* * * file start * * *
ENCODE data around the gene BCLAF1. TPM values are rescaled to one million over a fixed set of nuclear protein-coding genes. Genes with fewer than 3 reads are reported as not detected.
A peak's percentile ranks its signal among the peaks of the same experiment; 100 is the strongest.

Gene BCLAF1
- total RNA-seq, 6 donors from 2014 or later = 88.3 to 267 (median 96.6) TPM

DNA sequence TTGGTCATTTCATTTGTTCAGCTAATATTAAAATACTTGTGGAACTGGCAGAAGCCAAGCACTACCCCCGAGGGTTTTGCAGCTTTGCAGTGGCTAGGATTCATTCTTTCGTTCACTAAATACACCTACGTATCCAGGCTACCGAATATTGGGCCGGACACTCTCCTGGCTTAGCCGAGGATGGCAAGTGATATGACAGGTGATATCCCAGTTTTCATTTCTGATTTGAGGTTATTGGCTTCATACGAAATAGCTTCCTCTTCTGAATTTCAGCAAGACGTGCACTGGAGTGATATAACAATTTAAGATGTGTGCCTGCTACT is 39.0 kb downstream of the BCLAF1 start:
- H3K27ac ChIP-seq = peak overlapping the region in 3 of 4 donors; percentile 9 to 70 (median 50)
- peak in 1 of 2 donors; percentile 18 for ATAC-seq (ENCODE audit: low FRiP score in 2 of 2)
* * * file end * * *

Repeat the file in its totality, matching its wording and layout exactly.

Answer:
ENCODE data around the gene BCLAF1. TPM values are rescaled to one million over a fixed set of nuclear protein-coding genes. Genes with fewer than 3 reads are reported as not detected.
A peak's percentile ranks its signal among the peaks of the same experiment; 100 is the strongest.

Gene BCLAF1
- total RNA-seq, 6 donors from 2014 or later = 88.3 to 267 (median 96.6) TPM

DNA sequence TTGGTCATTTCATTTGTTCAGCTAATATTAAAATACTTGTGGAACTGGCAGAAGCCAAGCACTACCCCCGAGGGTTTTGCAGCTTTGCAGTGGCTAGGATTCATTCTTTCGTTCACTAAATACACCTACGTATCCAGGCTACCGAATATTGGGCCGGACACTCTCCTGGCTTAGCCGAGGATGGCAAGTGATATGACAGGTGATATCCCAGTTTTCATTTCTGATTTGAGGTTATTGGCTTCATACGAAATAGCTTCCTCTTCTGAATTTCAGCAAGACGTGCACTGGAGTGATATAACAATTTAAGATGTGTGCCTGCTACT is 39.0 kb downstream of the BCLAF1 start:
- H3K27ac ChIP-seq = peak overlapping the region in 3 of 4 donors; percentile 9 to 70 (median 50)
- peak in 1 of 2 donors; percentile 18 for ATAC-seq (ENCODE audit: low FRiP score in 2 of 2)